CHICAGO — All summer, demonstrators have marched through Chicago to protest police misconduct. In many neighborhoods, gun violence has been unrelenting, soaring to levels not seen in decades. The coronavirus pandemic is resurging, now sickening hundreds of people each day.
Then on Monday, hundreds of people, spurred by a police shooting and by calls on social media to take action in the gleaming heart of the city, converged overnight on the Magnificent Mile, Chicago’s most famous shopping district. They broke windows, looted stores and clashed with the police, a chaotic and confusing scene that prompted city officials to briefly raise bridges downtown and halt nearby public transit to stem the unrest. Two people were shot and at least 13 police officers were injured.
The events instantly played into the broader political dynamics of this season, in which President Trump has regularly portrayed Chicago as a poorly governed hotbed of violent crime. Mayor Lori Lightfoot, a Democrat, expressed fury over the violence and ordered limited access to downtown starting Monday evening.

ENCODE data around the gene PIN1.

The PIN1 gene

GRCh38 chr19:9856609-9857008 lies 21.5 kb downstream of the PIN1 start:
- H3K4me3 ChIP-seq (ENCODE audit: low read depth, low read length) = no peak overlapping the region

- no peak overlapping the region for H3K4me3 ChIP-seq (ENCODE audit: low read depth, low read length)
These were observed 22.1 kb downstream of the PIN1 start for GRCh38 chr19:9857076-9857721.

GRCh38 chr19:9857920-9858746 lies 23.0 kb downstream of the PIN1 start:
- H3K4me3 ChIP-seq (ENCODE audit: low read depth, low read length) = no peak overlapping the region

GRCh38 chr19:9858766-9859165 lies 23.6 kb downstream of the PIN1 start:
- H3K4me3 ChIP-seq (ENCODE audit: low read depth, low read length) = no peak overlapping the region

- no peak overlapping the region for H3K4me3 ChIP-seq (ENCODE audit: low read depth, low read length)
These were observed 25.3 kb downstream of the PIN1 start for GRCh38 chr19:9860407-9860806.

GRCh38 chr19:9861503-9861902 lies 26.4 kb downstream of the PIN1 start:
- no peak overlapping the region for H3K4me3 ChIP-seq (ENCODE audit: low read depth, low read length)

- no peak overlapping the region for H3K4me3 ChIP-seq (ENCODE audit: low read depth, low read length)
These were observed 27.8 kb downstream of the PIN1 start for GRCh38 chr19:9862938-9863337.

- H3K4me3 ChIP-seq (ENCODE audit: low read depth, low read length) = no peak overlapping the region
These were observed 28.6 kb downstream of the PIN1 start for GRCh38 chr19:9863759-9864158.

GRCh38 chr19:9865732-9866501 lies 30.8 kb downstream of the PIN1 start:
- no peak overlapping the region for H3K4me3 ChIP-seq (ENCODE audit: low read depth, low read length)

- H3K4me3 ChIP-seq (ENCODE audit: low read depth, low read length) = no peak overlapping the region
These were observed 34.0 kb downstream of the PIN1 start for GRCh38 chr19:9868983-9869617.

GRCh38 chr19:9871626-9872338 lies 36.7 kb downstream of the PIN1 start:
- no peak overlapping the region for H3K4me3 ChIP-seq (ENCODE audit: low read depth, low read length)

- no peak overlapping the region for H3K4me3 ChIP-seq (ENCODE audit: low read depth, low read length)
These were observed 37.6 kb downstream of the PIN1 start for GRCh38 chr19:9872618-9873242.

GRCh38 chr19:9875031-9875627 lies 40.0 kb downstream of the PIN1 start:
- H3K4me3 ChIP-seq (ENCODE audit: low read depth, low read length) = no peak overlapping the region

But with a debate still fresh over federal agents sent to Portland, Ore., Ms. Lightfoot made it clear that she did not want military troops brought in, despite a call for help from the National Guard from at least one Republican leader in the Illinois House.
“No, we do not need federal troops in Chicago, period, full stop,” Ms. Lightfoot said. She drew a distinction between the unrest overnight and what she described as a “righteous uprising” after the killing of George Floyd in Minneapolis police custody in May.
“We are waking up in shock this morning,” Ms. Lightfoot said at a news conference. “What occurred downtown and in surrounding communities was abject criminal behavior, pure and simple.”
More than 400 officers responded to the unrest downtown and arrested more than 100 people on charges of disorderly conduct, looting and battery against the police.
The events left Chicagoans shaken and wondering what had sparked the burst of vandalism that destroyed storefronts and littered sidewalks with debris on one of the most recognizable avenues in the city. Since spring, downtown Chicago has often had a quiet, eerie feel, without the hordes of tourists and commuters that usually fill the sidewalks, theaters, restaurants and bars. Office vacancies remain high because of fears over the coronavirus, and previous bouts of civil unrest earlier this summer have also kept crowds low.